Gathering knowledge and learning the truth about the world around us is a fundamental part of human development and progress. While most of us take knowledge and truth for granted, the processes by which we understand our political, social, cultural, physical, biological environment has become particularly salient in the last year – and notably in the last several months – as we’ve been confronted with an ever-increasing post-fact and post-truth world.
Stephen Colbert coined the term “truthiness” to describe the tendency of people to “go with their gut” rather than facts and evidence in evaluating the world around them. We are all affected by biases that obstruct critical thinking; these biases influence how we hear and understand new information, whether we question assumptions, and how we disentangle opinion from fact.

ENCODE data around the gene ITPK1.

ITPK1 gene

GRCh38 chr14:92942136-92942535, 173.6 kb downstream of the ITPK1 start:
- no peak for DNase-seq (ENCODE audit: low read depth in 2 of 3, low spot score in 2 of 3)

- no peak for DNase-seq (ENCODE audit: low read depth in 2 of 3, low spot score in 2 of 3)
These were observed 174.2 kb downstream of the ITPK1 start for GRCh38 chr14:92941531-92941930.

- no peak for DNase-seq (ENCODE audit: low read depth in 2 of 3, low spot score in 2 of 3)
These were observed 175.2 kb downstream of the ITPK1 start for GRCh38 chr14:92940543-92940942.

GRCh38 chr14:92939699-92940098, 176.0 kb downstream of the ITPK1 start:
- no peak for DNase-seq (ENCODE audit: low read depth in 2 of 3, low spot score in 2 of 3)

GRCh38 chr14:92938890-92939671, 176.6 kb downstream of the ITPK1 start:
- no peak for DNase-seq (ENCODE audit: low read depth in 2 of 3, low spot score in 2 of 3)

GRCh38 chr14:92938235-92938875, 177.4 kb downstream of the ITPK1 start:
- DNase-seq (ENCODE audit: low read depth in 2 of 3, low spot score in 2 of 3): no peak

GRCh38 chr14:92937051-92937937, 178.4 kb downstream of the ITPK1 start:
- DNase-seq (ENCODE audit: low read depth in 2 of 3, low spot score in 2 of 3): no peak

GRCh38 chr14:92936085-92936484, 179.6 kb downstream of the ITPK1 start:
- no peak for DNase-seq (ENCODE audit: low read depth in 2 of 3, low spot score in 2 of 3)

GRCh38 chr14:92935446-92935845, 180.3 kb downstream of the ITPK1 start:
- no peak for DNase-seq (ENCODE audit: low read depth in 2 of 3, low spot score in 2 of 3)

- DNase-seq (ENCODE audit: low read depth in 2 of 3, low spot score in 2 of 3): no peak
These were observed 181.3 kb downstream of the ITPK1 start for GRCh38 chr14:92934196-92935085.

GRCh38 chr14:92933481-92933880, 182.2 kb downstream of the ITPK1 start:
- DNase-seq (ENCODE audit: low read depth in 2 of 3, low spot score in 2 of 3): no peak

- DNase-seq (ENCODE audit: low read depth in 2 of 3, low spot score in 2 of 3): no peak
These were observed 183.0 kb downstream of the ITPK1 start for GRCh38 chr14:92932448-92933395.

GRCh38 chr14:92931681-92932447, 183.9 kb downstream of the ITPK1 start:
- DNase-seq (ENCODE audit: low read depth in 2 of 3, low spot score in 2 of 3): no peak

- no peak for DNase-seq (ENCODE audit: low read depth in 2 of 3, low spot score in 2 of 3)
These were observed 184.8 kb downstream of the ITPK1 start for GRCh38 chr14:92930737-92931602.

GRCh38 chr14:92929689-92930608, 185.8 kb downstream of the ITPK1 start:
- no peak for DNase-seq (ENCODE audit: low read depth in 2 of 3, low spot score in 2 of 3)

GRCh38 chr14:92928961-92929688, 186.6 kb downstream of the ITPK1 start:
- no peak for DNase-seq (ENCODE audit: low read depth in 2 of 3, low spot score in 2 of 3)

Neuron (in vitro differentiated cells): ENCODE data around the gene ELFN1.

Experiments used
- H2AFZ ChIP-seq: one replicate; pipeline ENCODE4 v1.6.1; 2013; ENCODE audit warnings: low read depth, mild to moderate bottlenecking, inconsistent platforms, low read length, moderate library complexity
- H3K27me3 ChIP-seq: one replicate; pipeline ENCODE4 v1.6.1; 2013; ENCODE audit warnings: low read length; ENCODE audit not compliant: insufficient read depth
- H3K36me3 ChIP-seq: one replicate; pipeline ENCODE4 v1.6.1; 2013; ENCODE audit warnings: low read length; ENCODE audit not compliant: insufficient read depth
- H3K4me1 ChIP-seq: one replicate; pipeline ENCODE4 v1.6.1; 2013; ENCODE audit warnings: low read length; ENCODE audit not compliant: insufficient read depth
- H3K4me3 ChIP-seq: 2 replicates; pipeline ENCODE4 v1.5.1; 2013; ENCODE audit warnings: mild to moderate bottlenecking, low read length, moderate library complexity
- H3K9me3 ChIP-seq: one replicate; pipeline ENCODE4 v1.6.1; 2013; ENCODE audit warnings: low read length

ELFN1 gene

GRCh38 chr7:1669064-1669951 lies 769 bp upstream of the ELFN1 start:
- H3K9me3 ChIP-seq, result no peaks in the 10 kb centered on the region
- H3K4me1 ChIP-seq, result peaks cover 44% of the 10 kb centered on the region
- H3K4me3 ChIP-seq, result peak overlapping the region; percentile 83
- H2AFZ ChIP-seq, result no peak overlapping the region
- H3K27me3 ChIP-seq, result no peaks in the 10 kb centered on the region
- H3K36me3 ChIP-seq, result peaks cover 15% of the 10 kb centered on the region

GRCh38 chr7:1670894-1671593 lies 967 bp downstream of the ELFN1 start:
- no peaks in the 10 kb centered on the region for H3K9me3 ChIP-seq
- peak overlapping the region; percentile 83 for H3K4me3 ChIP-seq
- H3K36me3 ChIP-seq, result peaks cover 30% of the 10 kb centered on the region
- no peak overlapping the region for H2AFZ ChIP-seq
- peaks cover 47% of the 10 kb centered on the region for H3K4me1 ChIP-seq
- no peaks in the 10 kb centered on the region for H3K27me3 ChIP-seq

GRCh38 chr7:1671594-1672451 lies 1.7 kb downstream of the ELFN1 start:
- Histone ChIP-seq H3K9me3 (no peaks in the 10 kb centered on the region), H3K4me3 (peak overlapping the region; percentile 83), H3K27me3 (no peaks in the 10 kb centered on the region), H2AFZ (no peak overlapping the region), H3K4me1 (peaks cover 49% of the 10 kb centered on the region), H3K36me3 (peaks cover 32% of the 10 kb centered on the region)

Challenging these biases is essential to making rational, evidence-based argument and decisions. A primary concern underlying public discourse and policy making about issues such as climate change, organic food, fertilizers, Zika virus, school testing, Brexit, poverty, hunger, gun control, and so many other contemporary issues including the presidential election, is the availability – and the validity and reliability – of evidence to support arguments on one side or another.
This seminar is designed to develop skills required to be a critical observer of and contributor to our world through the use of evidence-based arguments. We will spend the next 11 weeks using critical thinking and argumentation skills to examine a research question related to the work of students’ internship organizations.